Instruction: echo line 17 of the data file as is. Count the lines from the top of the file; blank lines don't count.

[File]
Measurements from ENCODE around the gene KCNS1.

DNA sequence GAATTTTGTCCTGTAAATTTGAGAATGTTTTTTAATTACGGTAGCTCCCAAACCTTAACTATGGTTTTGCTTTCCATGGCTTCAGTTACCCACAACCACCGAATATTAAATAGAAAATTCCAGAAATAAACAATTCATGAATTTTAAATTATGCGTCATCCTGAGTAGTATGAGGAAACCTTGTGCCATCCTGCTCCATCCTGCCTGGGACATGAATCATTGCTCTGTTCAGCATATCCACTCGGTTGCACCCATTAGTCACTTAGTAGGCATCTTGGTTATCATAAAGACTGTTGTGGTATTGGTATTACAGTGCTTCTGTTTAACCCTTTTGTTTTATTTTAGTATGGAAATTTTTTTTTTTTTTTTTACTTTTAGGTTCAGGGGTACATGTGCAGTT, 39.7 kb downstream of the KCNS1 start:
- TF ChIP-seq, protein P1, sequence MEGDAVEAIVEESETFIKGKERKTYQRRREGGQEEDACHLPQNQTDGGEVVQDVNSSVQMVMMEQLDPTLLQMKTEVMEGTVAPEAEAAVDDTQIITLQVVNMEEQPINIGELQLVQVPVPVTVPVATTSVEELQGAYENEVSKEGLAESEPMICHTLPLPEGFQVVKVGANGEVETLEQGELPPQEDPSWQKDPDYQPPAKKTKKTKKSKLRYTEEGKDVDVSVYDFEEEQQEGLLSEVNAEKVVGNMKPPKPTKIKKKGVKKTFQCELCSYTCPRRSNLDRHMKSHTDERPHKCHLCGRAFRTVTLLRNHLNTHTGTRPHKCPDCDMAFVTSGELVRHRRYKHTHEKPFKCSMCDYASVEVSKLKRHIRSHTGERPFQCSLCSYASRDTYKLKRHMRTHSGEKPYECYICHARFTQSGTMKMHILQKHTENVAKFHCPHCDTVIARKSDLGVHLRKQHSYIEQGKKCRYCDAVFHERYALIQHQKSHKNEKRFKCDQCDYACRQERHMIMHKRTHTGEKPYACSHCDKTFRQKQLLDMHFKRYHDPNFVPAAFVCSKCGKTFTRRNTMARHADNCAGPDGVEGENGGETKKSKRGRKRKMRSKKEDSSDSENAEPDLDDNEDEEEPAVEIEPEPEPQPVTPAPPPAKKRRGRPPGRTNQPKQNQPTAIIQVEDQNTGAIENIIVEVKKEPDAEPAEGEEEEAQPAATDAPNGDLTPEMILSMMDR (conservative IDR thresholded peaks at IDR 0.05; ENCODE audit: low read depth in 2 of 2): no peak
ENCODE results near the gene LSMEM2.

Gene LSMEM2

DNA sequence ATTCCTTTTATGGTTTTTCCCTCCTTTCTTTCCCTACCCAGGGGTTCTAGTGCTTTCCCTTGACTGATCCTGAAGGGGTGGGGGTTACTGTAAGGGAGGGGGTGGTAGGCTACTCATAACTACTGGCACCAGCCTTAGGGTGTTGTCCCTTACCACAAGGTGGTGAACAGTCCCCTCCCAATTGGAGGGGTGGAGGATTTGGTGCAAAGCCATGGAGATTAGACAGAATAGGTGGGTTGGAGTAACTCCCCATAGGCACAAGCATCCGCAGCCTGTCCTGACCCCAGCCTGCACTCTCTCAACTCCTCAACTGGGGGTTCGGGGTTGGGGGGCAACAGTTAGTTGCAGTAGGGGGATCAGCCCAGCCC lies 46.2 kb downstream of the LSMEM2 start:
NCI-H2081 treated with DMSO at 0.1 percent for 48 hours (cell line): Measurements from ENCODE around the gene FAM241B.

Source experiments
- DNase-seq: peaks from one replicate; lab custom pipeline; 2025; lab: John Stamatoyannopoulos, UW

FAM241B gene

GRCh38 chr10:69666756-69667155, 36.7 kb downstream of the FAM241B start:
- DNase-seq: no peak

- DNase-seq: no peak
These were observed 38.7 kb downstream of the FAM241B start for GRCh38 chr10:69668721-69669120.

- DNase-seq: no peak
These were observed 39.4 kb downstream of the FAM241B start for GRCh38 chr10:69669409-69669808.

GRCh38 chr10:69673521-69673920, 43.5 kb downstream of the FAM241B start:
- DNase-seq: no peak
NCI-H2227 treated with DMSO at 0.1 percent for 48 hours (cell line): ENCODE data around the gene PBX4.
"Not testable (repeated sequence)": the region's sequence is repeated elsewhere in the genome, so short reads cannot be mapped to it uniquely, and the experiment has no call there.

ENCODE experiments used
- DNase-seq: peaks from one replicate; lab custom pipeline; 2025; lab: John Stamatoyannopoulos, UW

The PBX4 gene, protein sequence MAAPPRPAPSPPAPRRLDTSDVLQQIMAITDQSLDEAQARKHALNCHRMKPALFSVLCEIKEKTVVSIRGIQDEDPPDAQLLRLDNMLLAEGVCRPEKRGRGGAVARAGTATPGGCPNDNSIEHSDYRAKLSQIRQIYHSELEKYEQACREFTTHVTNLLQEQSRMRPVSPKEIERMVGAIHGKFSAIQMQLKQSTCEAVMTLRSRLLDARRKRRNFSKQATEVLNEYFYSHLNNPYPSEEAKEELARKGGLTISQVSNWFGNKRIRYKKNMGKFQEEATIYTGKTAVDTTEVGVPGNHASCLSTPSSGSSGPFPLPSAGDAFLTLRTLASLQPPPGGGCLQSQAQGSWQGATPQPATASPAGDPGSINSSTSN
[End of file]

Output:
GRCh38 chr10:69673521-69673920, 43.5 kb downstream of the FAM241B start: